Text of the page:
|Publication number||US5135440 A|
|Application number||US 07/440,896|
|Publication date||Aug 4, 1992|
|Filing date||Nov 22, 1989|
|Priority date||Nov 22, 1989|
|Publication number||07440896, 440896, US 5135440 A, US 5135440A, US-A-5135440, US5135440 A, US5135440A|
|Inventors||Marvin Smollar, Richard Mazursky, Bette Kaelin, David Waskin|
|Original Assignee||Marchon, Inc.|
|Export Citation||BiBTeX, EndNote, RefMan|
|Patent Citations (23), Non-Patent Citations (2), Referenced by (38), Classifications (11), Legal Events (7)|
|External Links: USPTO, USPTO Assignment, Espacenet|
This invention relates to a system of water toys and more particularly to yard toys for relatively small children where a selection among a plurality of accessories may be assembled into a play grouping.
Many water toys are available for relatively small children to play with, especially in their backyard. Among the more popular of these water toys are such things as pools, slides, sprinklers, and the like. A characteristic of these toys is that the child can only do one thing and does not have a challenge for fantasy or imaginative play. For example, in a pool, there is not much to do except to splash or to play with floating toys.
Some of the recent innovations have added a few features which have enabled the child to broaden the scope of his play. For example, showers have been combined with figurines, such as animal heads, to make it appear that an animal is associated with the game. Some slides have had curtains displaying images which the child may slide through in order to integrate his actions with his fantasies. However, heretofore, there has been no systemic approach to water toys wherein a plurality of different principles may be selected and combined in order to provide features which stimulate fantasy and imaginative play.
Accordingly, an object of this invention is to provide a system of water toy devices and accessories which may be combined in different ways to provide a plurality of different play groupings for backyard games.
Another object of this invention is to provide a fantasy stage setting which may enable a child to act out a story of his own imagination. Here an object is to provide a plurality of accessories which may be selected for a play grouping, and then further accessories may be added to renew interest.
Still another object of the invention is to provide toys which may also be used separately, and apart from any collection, play grouping or stage setting. In this connection, an object is to provide accessories which may be carried off to a beach or pool, for example, as separate toys to be used alone.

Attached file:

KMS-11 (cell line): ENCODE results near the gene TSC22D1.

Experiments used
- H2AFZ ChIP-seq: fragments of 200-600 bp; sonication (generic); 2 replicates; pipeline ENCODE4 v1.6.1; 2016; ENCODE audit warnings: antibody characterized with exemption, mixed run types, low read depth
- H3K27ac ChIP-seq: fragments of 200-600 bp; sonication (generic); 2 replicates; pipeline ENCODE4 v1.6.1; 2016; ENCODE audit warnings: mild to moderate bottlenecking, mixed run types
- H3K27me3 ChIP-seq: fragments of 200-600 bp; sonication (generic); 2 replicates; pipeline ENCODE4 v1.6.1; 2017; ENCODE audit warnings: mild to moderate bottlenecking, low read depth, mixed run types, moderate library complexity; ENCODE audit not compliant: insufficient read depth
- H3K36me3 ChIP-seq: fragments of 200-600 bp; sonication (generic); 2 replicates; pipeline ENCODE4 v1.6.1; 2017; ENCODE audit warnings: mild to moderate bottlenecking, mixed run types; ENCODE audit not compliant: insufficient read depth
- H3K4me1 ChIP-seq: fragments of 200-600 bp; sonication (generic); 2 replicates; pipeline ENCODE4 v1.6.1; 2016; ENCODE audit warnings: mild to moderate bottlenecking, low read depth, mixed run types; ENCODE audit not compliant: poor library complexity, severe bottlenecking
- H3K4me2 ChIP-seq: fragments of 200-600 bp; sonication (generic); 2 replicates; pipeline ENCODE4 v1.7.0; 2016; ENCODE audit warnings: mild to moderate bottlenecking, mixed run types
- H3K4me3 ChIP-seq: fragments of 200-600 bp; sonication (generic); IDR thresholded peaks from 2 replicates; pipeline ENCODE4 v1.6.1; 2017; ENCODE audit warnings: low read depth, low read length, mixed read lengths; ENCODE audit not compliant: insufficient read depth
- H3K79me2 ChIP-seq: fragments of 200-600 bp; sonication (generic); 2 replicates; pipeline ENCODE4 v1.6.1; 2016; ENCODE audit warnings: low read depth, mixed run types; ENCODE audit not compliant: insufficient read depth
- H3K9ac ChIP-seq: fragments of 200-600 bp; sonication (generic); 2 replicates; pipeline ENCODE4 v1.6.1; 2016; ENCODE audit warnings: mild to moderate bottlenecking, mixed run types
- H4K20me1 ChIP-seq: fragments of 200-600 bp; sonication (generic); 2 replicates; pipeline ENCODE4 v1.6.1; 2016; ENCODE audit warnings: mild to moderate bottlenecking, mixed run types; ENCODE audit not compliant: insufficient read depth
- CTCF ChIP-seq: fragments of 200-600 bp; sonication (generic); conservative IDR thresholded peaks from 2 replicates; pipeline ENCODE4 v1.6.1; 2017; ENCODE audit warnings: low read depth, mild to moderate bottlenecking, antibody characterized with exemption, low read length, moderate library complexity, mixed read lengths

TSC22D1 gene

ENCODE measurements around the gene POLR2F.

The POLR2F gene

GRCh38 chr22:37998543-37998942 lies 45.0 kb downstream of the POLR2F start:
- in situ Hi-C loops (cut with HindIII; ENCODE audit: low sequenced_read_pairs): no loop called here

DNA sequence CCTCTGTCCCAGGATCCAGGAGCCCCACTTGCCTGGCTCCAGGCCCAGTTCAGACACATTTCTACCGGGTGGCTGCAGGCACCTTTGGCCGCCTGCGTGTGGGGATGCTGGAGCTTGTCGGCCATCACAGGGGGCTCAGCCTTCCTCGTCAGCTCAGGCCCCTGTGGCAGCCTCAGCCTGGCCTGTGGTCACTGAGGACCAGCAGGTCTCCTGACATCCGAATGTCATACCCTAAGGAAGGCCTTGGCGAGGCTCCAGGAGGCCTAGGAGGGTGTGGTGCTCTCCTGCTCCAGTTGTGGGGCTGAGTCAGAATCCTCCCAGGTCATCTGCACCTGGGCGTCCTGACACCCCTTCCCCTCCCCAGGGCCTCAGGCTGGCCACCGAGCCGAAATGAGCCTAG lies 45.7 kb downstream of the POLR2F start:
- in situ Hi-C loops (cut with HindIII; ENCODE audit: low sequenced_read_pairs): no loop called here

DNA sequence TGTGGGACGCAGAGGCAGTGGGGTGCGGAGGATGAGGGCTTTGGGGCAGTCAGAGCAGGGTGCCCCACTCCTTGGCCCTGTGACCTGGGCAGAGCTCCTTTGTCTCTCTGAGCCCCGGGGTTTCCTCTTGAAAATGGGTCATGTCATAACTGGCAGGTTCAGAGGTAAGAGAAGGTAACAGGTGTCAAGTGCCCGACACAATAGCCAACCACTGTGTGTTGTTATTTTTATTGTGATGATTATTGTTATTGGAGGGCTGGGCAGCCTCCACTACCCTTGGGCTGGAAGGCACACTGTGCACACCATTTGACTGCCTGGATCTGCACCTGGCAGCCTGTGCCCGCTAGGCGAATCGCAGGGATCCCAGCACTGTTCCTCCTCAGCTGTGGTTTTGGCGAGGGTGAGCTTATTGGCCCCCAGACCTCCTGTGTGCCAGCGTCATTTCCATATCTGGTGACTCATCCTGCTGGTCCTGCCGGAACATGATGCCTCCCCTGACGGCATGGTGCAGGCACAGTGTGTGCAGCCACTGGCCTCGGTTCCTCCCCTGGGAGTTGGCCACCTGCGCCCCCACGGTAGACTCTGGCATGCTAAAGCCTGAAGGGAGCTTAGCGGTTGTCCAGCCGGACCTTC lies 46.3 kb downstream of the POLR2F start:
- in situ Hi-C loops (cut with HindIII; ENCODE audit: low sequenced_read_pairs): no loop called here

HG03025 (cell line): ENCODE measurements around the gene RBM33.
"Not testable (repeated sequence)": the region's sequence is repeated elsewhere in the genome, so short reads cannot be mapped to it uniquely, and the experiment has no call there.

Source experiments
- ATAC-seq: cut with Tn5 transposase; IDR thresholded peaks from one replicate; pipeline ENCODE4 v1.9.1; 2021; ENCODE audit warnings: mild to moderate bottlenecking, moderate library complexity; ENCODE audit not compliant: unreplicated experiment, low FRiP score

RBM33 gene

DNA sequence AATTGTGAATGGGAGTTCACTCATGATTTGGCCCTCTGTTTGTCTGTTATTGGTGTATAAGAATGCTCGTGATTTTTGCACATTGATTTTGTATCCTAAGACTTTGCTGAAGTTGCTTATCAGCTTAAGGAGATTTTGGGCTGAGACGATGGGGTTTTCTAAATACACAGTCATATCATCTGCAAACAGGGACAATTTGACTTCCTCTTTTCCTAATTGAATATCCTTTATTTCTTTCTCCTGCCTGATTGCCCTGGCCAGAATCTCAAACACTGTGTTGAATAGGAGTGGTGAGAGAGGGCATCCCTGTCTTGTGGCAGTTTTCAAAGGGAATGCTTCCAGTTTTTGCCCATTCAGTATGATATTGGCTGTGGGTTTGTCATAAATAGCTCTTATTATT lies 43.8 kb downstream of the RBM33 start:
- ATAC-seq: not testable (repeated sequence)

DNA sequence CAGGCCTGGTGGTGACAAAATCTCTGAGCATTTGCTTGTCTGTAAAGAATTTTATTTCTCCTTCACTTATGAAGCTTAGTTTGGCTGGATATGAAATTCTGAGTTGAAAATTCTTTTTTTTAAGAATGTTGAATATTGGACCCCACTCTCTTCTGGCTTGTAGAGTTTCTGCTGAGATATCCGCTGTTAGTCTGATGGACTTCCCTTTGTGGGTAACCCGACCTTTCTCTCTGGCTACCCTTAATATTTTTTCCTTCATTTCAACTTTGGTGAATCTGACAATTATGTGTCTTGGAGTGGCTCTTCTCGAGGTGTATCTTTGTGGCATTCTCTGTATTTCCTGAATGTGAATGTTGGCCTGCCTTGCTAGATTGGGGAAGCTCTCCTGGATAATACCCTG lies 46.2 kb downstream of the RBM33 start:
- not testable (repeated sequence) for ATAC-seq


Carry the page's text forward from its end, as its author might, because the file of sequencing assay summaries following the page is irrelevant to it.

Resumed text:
In keeping with an aspect of the invention, these and other objects are accomplished by providing a pool which has inflatable (with either air or water) sides, with a floor or lower surface below them. A number of applique accessories may be heat sealed to either the bottom or the sides of the pool. Exemplary of these applique accessories are slides, animal figurines, floats, and the like. Other bobbing accessories are counter balanced either to float upright in order to be a playmate for the child or to bob over and become a float which the child may ride. The bobbing toys may have articulated joints which make them appear to change shape or posture depending upon whether they are standing upright or lying down and floating on the surface of the water. Still other accessories are scenery, in the nature of trees, islands, vines, or the like, which may shower or drip water. These accessories may be assembled in different ways to provide different play groupings. The manufacturer may either select the accessories and sell them as a kit or sell the accessories separately, allowing the purchaser to make the selection.
Preferred embodiments are shown in the attached drawings wherein:
FIG. 1 is a side elevation of a first accessory in the form of a separate toy;
FIG. 2 is a side elevation of an applique accessory in the form of a chair-like floating toy secured to the bottom of a pool;
FIGS. 3-5 are side elevations of a bobbing toy, in three positions;
FIGS. 6, 7 are a side elevation and a fragment of a dripping scenery accessory;
FIG. 8 is a side elevation of a showering palm tree scenery accessory;
FIG. 8A is a plan view of an "island" which may be used separately or on the palm tree;
FIG. 9 schematically shows the internal construction and operation of the showering palm tree scenery accessory of FIG. 8;
FIG. 10 is a first example showing a selection of accessories forming a first play grouping in a pool; and
FIG. 11 is a second example showing another selection of accessories forming another play grouping in a pool.
Preferably, substantially all of the parts and accessories described herein are made of sheet vinyl, or a similar suitable material, which is die cut and heat sealed; however, any suitable material may be used to make these items. Also, sometimes the sheet vinyl may be imprinted with a line and the purchaser may be instructed to cut along the line. The accessories are inflated with air when floating is important and with water when an anchoring weight is important.
One of the problems which has been encountered with floating water toys is that they are generally unstable. For example, a floating horse might have a generally barrel shaped body with a head rising from one end. If the child tries to sit on the barrel shaped body, the child's weight is out of the water, the horse rolls over, and throws its rider. This is especially disturbing to younger children. Thus, as a practical matter most inflated toys are little more than simple floats or push toys.
The toy 20 (FIG. 1) is in a shape suggestive of an animal, here a crocodile 22. Of course, it may also have any other suitable form and appearance. The child may also straddle the float 20 or use it in almost any other manner. This particular toy may have sand in a rounded bottom 21 in order to make it stand upright when in a pool of water or to allow it to roll over when a child sits on it.